“Winners never quit, and quitters never win” and other lies

The phrase your dad or your coach told you when you were seven and standing on the side of the swimming pool on that 65-degree June morning during the first week of summer swim practice still plays in your head, doesn’t it?

Winners never quit, and quitters never win.

We create life pathologies from the lessons we learned before we were old enough to understand what the word discernment meant.

This email may be only for a few — you might just tuck it away for when you’re considering leaving a job or a friendship or a church or a neighborhood.

But I suspect I’m not the only one staring out my kitchen sink window with soap suds up to my elbows and wondering if it’s more than just my “quitter’s” heart making me think I need to lay something down. (I keep responding to myself like I’m that seven-year-old needing a quitters-never-win pep-talk).

Taking a break from pursuing that one relationship that feels one-sided … letting your child quit the sport you’ve invested years in helping them win … moving away from a volunteer role that was wildly fulfilling (until it wasn’t anymore) … ending a long-held family tradition — these still elicit the same feelings.

I felt the same about leaving a city as I did about leaving a bi-weekly Bible study.

No quitting feels like winning.

I remember the year we left the ministry that I, months earlier, announced to a ballroom full of potential donors I’d be a part of it for the “rest of my life.” We lived on the sixty acres a friend owned — renting their home-adjacent cottage — and I walked the property, confused and coaching myself. I crossed a small stream that was rapid from the recent rain and, in a flash, sensed that my own waters needed new, fresh surges. It felt treasonous to consider leaving the only ministry I’d ever known — something I was sure I’d never do. But His nudge inside of me invited me to … gulp … quit.

And I walked the figurative road of shame (that was mostly in my mind), facing the ones who had once seemingly revered me for staying on a hard, ill-cleared, and potholed road. I imagined the conversations I might have with those who couldn’t see me apart from my involvement in this ministry — and the conversations they’d have, behind my back, about my commitment to God and to the most essential things in life. My shoulders slumped for months in response to the hypothetical opposition that was mostly in my head.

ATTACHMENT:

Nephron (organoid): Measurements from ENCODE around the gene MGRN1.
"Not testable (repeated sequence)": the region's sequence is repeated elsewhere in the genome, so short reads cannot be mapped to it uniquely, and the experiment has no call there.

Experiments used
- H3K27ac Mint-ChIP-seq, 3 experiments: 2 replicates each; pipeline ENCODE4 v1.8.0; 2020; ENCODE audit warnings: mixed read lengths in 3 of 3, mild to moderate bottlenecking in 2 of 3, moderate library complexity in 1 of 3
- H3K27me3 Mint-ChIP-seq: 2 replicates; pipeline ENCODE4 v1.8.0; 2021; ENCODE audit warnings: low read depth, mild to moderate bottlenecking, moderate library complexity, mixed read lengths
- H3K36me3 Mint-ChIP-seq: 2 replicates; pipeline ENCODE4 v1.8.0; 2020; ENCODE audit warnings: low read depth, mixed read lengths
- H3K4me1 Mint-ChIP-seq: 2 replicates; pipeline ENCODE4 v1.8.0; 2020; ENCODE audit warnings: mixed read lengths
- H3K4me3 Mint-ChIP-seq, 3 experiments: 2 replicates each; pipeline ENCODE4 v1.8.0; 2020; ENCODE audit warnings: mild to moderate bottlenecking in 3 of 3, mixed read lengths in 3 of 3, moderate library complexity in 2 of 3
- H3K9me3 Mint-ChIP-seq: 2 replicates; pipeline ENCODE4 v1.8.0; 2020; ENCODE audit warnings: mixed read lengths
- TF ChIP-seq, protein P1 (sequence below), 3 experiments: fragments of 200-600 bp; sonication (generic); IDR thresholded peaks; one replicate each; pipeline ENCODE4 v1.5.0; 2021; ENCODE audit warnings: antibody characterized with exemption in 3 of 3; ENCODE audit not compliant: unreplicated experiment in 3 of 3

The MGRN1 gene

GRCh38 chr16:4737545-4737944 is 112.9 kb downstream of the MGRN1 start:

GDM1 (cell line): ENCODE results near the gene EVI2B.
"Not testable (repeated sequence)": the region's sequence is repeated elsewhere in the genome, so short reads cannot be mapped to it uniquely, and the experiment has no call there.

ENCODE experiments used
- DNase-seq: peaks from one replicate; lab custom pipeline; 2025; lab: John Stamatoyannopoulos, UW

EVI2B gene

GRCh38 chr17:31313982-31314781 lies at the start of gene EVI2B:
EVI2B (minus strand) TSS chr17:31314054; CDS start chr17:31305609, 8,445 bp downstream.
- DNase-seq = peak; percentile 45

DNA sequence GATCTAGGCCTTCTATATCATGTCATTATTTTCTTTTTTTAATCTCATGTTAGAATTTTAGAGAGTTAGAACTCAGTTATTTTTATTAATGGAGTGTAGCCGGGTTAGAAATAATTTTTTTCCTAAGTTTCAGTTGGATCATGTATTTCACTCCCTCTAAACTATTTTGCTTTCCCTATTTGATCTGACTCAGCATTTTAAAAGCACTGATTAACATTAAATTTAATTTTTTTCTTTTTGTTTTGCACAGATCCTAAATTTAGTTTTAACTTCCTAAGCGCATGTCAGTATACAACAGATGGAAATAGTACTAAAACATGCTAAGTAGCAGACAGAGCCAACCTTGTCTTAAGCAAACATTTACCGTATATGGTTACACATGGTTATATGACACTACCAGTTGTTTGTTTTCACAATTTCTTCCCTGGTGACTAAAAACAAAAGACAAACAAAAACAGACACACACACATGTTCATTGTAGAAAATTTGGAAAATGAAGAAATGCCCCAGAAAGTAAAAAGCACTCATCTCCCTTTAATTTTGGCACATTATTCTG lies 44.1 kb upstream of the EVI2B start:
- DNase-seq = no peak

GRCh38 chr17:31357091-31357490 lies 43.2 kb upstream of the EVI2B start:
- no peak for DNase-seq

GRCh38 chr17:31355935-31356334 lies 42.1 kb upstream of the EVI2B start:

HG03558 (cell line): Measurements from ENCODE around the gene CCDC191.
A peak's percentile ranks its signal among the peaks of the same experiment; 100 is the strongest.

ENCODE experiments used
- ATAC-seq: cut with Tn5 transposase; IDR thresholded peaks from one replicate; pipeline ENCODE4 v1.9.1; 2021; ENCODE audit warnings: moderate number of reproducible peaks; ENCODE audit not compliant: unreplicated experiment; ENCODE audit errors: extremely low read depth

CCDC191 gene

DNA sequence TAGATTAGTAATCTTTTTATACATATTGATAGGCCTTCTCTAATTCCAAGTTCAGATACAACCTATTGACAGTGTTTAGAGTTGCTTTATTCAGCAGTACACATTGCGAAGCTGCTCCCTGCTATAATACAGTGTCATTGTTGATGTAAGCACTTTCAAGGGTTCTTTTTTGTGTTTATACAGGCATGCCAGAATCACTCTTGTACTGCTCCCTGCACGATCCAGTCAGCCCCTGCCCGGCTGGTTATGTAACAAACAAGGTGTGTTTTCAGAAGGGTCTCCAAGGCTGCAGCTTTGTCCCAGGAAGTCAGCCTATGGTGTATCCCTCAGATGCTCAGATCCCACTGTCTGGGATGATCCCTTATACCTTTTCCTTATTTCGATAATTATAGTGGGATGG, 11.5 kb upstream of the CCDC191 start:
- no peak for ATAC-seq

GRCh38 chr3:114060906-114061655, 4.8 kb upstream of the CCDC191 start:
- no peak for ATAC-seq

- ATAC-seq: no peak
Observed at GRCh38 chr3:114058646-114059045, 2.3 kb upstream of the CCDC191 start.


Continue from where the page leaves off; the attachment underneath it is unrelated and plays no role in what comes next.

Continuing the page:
Because I quit.

Read that word aloud and consider all that comes to mind as you say it. Sure, I gave long notice and I prepared those who would be going after me, but I still couldn’t shake that I was a quitter.*

But is there never a time to say uncle? For many earnest believers, ascribing to our unnamed but deeply fortified pathology, no, there is never a good time to say uncle.

What about a God who said uncle, Himself, in that dark Friday night? Is there room for a death in the life of believers who still want to live in hope and life?

Our one-dimensional hope leaves us presuming that to live in and out of it, it has to be linear. Shouldn’t it be that we conceive of a dream or an ideal, walk out that ideal (against all odds and challenges), and then see the fruition of our labor … the fruition of our hope?

Not only that, but we rejoice in our sufferings, knowing that suffering produces endurance, and endurance produces character, and character produces hope, and hope does not put us to shame, because God’s love has been poured into our hearts through the Holy Spirit who has been given to us. Romans 5:3-5

But could the perseverance and endurance Paul talks about be less related to persevering (pushing) through an external circumstance and more related to what happens in the heart? Some of the most significant moments of suffering in my life have been tied to letting dreams go and enduring with God as they die.

You see (if we’re honest), many of us are working harder than we want to acknowledge to try and keep a dream afloat. We’re unable to sleep and living under headaches and body aches (the whispers of a body made by God that He uses to speak to us) and thinking God is leading us to hang on for dear life when maybe, just maybe, He might be saying … it’s time to let go.

I’ve had about four iterations of large-scale “uncles” and many smaller ones, when I hit the fence line at the edge of my property and, instead of mustering all my energy, day after day, to hurdle it (to pursue the dream) as I’d done since I was young, I decided instead to fall down at the post. To land in my yard. To find God right there. Me: a quitter, God: the one who resurrects things, His way.

None of us likes it when dreams die and hopes throttle. Not one of us imagines there could be any sort of joy in walking away from something to which we’ve given the whole of ourselves.

But is there a gift in coming to the end-limit of us … with eyes open, considering that it might be the start of a new story He is writing?